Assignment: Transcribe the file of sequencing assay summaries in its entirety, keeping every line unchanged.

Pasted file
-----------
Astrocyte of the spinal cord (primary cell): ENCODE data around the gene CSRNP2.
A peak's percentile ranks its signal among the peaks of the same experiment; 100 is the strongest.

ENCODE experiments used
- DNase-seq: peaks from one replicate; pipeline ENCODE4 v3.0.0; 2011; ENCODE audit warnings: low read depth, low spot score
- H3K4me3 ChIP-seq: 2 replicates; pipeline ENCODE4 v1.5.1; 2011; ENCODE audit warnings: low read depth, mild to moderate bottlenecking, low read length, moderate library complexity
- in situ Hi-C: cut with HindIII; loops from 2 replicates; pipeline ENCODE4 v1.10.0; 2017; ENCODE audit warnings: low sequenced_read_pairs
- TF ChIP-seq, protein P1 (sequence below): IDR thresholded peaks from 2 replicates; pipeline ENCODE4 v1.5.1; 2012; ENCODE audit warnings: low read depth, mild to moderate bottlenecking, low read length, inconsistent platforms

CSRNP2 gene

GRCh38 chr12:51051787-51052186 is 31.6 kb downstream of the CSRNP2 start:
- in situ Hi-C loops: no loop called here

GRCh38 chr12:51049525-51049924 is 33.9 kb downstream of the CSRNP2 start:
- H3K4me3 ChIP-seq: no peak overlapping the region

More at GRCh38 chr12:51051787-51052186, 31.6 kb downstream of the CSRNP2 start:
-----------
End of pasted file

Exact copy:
Astrocyte of the spinal cord (primary cell): ENCODE data around the gene CSRNP2.
A peak's percentile ranks its signal among the peaks of the same experiment; 100 is the strongest.

ENCODE experiments used
- DNase-seq: peaks from one replicate; pipeline ENCODE4 v3.0.0; 2011; ENCODE audit warnings: low read depth, low spot score
- H3K4me3 ChIP-seq: 2 replicates; pipeline ENCODE4 v1.5.1; 2011; ENCODE audit warnings: low read depth, mild to moderate bottlenecking, low read length, moderate library complexity
- in situ Hi-C: cut with HindIII; loops from 2 replicates; pipeline ENCODE4 v1.10.0; 2017; ENCODE audit warnings: low sequenced_read_pairs
- TF ChIP-seq, protein P1 (sequence below): IDR thresholded peaks from 2 replicates; pipeline ENCODE4 v1.5.1; 2012; ENCODE audit warnings: low read depth, mild to moderate bottlenecking, low read length, inconsistent platforms

CSRNP2 gene

GRCh38 chr12:51051787-51052186 is 31.6 kb downstream of the CSRNP2 start:
- in situ Hi-C loops: no loop called here

GRCh38 chr12:51049525-51049924 is 33.9 kb downstream of the CSRNP2 start:
- H3K4me3 ChIP-seq: no peak overlapping the region

More at GRCh38 chr12:51051787-51052186, 31.6 kb downstream of the CSRNP2 start: